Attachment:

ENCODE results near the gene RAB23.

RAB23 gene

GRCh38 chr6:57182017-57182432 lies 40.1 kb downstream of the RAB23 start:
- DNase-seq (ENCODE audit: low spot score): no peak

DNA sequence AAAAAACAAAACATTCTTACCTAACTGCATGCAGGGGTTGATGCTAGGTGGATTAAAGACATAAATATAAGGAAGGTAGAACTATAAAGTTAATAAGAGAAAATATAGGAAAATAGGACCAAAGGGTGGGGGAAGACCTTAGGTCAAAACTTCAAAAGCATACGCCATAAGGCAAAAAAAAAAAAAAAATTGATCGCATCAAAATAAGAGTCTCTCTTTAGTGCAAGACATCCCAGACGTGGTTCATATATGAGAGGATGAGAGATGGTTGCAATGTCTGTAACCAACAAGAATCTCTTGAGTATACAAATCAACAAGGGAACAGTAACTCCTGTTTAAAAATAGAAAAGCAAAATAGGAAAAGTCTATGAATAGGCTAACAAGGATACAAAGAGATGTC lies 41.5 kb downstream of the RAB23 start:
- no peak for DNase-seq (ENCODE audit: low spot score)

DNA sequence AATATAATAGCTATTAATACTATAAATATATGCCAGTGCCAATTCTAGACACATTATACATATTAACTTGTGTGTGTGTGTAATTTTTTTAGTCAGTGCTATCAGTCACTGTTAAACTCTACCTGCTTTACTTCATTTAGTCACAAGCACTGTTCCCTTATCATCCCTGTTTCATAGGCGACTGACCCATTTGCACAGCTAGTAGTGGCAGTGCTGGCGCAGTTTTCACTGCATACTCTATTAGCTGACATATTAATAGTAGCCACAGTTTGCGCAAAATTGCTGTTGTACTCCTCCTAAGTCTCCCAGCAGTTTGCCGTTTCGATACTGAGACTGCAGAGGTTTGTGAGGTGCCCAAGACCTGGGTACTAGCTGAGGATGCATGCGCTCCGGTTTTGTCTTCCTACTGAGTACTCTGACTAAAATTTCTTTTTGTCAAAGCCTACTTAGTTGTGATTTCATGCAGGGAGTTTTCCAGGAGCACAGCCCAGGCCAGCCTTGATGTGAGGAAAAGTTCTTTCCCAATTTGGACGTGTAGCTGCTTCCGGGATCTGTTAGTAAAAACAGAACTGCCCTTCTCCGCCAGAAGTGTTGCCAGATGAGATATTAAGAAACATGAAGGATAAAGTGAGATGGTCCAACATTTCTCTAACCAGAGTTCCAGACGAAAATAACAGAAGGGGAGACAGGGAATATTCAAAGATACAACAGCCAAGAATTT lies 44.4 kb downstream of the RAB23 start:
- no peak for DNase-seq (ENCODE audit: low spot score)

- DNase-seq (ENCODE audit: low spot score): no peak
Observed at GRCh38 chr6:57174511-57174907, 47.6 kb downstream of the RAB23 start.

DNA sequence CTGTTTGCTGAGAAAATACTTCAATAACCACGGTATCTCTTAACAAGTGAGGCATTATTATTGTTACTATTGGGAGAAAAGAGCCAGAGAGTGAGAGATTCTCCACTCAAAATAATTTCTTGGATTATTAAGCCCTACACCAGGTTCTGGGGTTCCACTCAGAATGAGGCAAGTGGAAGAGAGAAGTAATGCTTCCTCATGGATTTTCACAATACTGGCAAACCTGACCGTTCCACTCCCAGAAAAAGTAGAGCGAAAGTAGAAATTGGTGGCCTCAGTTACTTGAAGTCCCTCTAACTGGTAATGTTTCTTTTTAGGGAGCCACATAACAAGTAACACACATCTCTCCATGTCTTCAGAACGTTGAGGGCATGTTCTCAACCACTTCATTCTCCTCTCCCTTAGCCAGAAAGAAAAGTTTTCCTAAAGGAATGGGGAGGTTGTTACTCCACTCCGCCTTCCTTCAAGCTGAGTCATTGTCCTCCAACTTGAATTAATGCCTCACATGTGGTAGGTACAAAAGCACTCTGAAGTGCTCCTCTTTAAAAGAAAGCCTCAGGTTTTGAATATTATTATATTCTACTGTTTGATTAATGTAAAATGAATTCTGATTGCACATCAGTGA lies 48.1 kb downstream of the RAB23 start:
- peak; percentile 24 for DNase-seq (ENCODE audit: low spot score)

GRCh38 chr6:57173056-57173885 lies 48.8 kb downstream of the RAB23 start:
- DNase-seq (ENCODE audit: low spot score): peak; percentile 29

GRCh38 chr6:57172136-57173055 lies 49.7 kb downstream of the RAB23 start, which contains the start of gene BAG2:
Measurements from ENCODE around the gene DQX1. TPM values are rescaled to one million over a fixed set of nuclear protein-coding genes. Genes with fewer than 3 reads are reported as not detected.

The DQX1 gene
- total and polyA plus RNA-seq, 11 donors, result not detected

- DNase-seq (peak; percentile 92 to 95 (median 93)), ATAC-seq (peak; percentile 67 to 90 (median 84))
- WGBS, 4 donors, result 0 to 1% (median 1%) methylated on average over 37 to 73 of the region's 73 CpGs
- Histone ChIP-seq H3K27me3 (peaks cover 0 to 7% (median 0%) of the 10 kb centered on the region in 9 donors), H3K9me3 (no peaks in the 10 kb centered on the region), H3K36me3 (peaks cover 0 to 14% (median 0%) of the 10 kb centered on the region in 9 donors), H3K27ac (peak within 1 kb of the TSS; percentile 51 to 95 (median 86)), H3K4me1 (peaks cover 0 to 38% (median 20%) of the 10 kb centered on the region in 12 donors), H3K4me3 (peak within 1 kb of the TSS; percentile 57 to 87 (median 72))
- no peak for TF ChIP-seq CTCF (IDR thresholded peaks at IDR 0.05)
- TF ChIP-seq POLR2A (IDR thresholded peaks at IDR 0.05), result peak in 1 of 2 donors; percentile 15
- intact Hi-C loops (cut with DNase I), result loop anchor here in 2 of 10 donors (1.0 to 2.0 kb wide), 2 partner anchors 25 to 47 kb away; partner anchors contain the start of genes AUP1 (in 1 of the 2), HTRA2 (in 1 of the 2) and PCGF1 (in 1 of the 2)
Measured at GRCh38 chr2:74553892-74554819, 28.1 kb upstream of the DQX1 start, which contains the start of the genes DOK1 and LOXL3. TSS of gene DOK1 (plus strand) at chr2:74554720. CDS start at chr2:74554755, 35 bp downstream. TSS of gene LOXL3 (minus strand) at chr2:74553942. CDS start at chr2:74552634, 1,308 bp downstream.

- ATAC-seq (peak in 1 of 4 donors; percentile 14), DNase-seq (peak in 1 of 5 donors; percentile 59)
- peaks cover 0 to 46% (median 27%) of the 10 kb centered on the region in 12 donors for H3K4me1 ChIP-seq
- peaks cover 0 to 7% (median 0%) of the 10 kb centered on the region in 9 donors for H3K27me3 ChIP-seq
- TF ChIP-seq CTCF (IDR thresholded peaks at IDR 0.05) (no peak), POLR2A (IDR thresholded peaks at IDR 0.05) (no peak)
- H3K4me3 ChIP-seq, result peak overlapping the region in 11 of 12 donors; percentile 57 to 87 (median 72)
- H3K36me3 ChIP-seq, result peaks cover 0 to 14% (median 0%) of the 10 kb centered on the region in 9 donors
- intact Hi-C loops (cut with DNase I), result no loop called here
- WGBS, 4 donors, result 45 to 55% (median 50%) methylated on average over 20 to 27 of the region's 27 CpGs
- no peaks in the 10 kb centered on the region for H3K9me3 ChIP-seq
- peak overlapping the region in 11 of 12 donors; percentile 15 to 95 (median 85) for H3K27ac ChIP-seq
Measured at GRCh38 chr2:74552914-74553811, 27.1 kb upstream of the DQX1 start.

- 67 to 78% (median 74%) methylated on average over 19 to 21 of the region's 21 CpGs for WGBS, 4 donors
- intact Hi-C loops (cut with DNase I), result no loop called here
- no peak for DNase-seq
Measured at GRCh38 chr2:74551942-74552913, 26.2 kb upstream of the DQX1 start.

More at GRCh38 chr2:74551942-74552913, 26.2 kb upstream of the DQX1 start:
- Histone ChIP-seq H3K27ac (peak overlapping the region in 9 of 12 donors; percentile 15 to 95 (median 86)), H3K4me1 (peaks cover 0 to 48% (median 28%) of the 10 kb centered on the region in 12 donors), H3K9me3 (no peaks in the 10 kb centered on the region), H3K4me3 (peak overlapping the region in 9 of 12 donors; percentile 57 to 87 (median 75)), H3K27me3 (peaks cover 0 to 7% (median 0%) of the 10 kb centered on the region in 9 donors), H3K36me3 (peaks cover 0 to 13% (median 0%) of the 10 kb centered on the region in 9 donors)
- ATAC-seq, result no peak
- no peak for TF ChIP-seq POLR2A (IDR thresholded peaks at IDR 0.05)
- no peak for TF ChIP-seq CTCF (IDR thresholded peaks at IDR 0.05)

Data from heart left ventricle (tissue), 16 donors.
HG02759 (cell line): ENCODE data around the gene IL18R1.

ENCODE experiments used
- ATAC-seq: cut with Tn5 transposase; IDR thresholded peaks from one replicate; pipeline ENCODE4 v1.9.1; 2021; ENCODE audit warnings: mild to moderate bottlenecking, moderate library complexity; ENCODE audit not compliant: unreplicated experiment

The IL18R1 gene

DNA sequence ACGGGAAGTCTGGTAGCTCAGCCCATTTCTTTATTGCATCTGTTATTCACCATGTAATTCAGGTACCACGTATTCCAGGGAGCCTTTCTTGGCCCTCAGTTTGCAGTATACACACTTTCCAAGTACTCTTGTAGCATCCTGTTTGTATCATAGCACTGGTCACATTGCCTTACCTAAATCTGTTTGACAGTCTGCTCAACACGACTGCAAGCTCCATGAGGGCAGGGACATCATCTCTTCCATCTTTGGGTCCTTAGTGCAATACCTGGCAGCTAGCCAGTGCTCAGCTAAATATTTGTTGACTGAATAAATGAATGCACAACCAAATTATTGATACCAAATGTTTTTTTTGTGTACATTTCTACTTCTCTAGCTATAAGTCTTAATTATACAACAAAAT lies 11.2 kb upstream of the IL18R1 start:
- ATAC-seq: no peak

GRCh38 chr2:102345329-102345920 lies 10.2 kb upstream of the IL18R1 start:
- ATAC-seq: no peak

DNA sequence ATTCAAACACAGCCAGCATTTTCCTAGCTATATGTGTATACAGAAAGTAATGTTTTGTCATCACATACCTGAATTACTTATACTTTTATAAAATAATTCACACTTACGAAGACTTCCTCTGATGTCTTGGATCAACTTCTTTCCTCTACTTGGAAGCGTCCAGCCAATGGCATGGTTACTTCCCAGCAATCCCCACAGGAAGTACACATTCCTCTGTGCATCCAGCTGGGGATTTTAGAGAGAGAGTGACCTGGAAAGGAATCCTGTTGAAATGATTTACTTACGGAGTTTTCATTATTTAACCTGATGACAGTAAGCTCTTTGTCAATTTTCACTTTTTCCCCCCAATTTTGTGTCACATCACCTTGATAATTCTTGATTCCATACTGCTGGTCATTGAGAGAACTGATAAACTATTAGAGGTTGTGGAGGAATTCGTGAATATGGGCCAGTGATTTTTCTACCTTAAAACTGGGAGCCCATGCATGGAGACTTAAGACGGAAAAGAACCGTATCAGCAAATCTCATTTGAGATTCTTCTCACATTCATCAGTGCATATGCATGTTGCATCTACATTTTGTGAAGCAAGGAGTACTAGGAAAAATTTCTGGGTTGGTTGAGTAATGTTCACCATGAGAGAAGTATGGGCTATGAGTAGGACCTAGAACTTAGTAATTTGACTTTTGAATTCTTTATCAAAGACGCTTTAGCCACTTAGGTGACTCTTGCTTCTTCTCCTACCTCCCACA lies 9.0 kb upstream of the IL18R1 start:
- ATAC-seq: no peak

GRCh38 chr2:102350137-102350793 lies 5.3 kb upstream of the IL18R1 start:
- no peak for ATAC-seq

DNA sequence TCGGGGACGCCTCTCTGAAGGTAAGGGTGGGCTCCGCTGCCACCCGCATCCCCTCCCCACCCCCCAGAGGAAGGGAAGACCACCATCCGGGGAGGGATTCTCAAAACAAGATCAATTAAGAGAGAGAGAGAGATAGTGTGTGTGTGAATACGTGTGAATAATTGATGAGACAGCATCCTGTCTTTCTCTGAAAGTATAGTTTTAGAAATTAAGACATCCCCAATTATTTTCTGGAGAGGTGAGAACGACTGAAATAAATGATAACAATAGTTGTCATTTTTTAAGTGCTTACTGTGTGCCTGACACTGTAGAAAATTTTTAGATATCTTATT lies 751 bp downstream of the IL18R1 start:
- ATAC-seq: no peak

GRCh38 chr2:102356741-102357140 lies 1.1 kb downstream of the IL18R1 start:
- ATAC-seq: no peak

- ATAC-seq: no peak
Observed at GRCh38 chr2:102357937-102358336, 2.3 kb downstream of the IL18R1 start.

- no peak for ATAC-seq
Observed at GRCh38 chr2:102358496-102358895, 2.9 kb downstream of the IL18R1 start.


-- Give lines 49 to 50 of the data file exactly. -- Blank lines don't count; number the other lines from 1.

- ATAC-seq: cut with Tn5 transposase; IDR thresholded peaks from one replicate; pipeline ENCODE4 v1.9.1; 2021; ENCODE audit warnings: mild to moderate bottlenecking, moderate library complexity; ENCODE audit not compliant: unreplicated experiment

The IL18R1 gene